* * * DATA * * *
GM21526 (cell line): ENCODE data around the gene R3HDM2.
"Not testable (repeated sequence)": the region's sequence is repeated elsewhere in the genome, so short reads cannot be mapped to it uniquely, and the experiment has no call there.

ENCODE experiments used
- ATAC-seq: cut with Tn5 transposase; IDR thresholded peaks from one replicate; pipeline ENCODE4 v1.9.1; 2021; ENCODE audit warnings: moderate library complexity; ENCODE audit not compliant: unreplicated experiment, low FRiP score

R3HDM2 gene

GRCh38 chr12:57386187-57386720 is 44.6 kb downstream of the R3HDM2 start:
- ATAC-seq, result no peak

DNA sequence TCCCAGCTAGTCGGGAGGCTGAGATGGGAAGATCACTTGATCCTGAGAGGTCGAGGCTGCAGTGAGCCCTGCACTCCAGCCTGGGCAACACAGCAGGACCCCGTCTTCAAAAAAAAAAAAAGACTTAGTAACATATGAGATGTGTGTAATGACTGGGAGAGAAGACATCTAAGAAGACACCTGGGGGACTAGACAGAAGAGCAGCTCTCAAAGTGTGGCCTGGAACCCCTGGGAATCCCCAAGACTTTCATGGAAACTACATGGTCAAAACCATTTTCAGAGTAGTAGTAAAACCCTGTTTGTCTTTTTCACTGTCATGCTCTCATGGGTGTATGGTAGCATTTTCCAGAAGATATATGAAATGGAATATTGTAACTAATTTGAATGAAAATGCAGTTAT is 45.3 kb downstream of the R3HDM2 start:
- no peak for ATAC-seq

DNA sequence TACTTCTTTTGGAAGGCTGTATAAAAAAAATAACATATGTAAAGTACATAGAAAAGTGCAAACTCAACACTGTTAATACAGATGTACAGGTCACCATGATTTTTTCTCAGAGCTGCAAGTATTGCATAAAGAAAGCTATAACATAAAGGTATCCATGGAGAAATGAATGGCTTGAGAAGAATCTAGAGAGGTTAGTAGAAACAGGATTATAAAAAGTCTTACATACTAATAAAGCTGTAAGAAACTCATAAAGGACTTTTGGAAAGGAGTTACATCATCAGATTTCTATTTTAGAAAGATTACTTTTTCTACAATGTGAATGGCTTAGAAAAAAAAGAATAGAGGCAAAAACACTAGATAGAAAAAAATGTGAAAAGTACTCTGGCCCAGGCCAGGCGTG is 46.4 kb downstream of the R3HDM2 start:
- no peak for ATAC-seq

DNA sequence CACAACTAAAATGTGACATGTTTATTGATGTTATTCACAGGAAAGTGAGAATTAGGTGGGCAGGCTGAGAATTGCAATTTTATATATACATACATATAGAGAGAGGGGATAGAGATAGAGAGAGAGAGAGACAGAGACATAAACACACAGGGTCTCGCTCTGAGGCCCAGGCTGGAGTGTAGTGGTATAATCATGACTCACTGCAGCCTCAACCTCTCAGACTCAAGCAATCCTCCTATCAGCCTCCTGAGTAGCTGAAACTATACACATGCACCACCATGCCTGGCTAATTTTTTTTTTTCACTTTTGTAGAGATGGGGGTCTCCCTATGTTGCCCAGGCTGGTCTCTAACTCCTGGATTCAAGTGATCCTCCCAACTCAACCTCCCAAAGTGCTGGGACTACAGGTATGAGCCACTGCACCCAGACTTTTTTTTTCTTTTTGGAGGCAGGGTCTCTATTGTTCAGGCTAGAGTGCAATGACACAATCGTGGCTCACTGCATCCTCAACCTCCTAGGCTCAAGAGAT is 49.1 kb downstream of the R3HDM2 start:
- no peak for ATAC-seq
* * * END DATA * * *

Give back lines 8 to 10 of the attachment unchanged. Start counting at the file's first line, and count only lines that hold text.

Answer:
DNA sequence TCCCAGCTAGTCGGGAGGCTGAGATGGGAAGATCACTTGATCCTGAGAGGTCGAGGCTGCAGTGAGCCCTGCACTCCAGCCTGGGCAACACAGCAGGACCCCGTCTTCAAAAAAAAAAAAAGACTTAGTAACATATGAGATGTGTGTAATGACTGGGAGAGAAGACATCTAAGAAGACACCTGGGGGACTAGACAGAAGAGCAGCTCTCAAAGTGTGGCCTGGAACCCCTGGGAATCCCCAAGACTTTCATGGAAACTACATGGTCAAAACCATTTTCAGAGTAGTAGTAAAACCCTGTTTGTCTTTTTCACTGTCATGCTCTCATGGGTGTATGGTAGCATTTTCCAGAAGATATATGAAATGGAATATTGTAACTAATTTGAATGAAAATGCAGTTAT is 45.3 kb downstream of the R3HDM2 start:
- no peak for ATAC-seq

DNA sequence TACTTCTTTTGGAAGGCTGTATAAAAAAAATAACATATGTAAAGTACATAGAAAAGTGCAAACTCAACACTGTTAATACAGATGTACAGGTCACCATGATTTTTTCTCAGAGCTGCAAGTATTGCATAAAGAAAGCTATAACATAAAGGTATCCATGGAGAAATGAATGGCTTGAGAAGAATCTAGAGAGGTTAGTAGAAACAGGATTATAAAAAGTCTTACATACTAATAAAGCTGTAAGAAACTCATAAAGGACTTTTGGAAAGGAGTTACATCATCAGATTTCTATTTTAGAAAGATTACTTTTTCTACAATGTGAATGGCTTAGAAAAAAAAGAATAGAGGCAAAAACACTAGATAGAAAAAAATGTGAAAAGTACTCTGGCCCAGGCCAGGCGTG is 46.4 kb downstream of the R3HDM2 start: